How did you come up with the idea for Bridge and Tunnel?
Well, I had the idea to make a movie about twenty-somethings living on Long Island almost right after I finished my first feature film, The Newest Pledge. I knew I wanted to tell the story over a course of time. I wanted to play around with the narrative of it and I started off thinking I was going to make a few disjointed short films, then find a way to tie them together, but ended up instead focusing on letting a few characters evolve over time, and that sort of came together as i started to write it in 2011//2012.
Yeah, I liked how you included in the storm [Hurricane Sandy], because a lot of people on Long Island were affected by that, including myself [we had been evacuated + came back to foot of water in our apartment].
We were getting ready to go into production in 2012 + this was all happening. While this was going on we had no power; our friends were evacuated. I was like, well this is the reason why the story [is going in this direction] + why I wanted to make a movie about Long Island. It all made sense, not that we were capitalizing on it by any stretch of the imagination. We were making a movie about what life was like in 2012, so naturally, you can't tell the story without that.
I totally agree - when I was watching the film it didn't feel like it was fabricated. It felt very natural, so to speak.
We didn't want to get preachy with it, we wanted to show the characters living through it. We didn't want to get political - we just wanted to show how people lived through that, outside of it [the people who were affected by the storm firsthand]. Mainstream media showed Chris Christie and the concert with Bruce Springsteen at MSG. We weren't at that concert, Chris Christie never came to our street. Instead, what it was it that we were all really cold, there was no power, but we figure out a way to get through it. And then it snowed.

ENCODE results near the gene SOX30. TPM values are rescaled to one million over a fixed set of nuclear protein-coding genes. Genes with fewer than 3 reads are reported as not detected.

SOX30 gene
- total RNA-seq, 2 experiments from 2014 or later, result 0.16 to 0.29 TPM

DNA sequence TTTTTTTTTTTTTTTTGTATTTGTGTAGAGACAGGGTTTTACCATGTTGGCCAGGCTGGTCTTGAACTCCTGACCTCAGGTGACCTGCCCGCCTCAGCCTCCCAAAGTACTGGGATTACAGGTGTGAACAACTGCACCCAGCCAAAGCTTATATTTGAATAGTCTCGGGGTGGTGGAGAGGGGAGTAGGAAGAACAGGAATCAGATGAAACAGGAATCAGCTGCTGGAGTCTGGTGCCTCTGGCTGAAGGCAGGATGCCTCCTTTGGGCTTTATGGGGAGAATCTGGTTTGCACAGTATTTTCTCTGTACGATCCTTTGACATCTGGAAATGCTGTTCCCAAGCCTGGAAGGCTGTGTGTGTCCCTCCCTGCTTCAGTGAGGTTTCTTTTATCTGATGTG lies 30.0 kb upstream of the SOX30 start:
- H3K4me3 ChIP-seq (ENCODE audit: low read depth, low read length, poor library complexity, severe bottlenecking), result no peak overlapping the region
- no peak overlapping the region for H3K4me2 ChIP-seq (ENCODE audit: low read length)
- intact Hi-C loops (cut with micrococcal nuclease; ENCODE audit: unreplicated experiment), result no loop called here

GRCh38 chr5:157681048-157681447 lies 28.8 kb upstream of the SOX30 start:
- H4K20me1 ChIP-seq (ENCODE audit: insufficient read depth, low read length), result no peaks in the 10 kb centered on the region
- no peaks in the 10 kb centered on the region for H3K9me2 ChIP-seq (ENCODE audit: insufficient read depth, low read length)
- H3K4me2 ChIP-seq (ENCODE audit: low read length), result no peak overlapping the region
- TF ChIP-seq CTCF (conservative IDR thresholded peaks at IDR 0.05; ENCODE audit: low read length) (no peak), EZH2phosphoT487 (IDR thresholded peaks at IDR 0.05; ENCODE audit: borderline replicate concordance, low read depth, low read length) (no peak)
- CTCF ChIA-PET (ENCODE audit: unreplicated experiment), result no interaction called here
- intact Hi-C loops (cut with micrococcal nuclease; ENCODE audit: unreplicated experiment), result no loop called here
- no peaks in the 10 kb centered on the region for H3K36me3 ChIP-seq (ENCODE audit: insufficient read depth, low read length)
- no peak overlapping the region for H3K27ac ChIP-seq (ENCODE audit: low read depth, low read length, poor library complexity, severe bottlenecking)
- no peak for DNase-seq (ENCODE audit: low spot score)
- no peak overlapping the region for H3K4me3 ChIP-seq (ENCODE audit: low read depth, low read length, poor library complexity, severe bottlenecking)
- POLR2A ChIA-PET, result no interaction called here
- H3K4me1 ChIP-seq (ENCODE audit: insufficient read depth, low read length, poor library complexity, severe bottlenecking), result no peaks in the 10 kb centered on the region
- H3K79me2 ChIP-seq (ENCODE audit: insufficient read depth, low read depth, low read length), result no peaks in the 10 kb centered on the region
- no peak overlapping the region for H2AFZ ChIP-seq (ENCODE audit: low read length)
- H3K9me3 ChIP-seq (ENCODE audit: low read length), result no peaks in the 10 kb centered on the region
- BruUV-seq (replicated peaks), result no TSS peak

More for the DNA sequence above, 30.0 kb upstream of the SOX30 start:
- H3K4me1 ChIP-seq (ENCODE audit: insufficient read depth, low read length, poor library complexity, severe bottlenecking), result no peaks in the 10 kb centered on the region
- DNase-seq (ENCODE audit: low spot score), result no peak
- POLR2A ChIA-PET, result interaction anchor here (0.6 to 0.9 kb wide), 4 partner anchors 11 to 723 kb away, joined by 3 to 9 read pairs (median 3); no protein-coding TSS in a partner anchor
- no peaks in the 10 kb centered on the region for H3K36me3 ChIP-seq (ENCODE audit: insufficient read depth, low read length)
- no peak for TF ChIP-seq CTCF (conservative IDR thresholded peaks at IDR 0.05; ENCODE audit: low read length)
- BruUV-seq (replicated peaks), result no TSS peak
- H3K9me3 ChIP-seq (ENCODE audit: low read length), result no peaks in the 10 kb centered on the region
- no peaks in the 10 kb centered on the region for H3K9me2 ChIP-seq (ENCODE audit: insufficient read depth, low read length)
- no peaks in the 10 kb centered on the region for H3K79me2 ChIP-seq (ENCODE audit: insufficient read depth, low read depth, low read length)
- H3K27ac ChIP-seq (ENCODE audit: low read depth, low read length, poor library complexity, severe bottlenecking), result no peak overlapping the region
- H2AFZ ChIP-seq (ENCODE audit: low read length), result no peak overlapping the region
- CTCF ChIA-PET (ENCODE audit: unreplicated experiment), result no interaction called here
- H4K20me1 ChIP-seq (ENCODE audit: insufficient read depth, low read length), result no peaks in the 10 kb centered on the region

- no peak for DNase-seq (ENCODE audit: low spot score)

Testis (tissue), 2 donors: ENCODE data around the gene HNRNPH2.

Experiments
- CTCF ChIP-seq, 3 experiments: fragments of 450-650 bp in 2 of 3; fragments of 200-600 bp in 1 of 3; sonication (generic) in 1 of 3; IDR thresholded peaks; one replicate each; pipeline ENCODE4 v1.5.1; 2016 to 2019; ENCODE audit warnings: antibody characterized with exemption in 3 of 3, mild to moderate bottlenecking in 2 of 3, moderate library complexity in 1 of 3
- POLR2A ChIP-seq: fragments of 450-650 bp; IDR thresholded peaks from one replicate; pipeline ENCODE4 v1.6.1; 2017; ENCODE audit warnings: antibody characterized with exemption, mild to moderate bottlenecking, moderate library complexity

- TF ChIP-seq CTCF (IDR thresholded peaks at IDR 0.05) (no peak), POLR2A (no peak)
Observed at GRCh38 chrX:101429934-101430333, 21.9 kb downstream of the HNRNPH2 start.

Yeah, that whole ordeal was a shitshow. But, I like how the events weren't the central focus of the film. You addressed the topic, but the scenes were character driven, not situationally driven.
When you're writing a story like that you have to fish for excuses to get everyone into the same room. When you get to a certain age, you and your friends just don't end up in the same room as much as the characters on a TV show do, like Friends. They all just happen to be hanging out the the apartment at the same time. That doesn't happen in real life - everyone is too busy. If you're telling the story about a group of eight people, chances are those eight people are in the same room together maybe once or twice all year. Its usually something like a Super Bowl party or New Year's, which we used in the film. We were lucky that this was a year that the Giants were in the Super Bowl. We caught a break that we set out to tell the story of 2012 [back in 2011], and we are going to write this script next year and tell the story as we watch time unfold. Actually, in the original draft of the script [before the storm had occurred], Lina [Natalie Knepp] comes home from the city for Thanksgiving, and they go out the night before..
Typical Thanksgiving Eve shenanigans.
Exactly. Everyone's loose + relaxed. When she comes home after the storm [the characters end up going out because they are cooped up with no power], everyone is tired + on edge, + it worked so much better that way; it felt natural.
I hate to say it, but the timing of the events worked to your benefit for filming.
Yeah, if we weren't going into production when we did, there would have been no way to recreate that sort of set design. We wouldn't have been able to go to the wreckage like we did. Like you said, we weren't trying to capitalize on it. When we shot in Long Beach, we went to the neighbors to explain what we were doing, and they've all been very supportive. The apartment we showed that flooded out? We met some of the people who lived there, and they've even come to the screening to watch the movie. Its almost been a release for them, to be able to watch the film and tell their story. The whole purpose of the movie was to show what life was like, sometimes to a flaw, that we go that far with it.
Honestly, I didn't know what to expect when I had viewed the trailer, but after watching the film, everything made sense. It felt real. Who didn't go to the Hamptons because of scheduling conflicts; the quick exchanges at the funeral before Meghan [Brianne Berkson] has to leave the group to go to work. Real life surrounded the storyline.
The funeral was a way to get all of the friends in the same room. Thats the way the project was, trying to get them in the same room.
It's either events of catastrophic proportions or an event that everyone needs to be at, but that is realistic, though. I don't know how many times I'll try to make plans to get my friends in the same room. The last time it happened was for a wedding party, for our dress fitting. But, if we try to make plans for dinner, we are rescheulding three times, who can't come because something with the baby, etc. It doesn't happen like it used to anymore.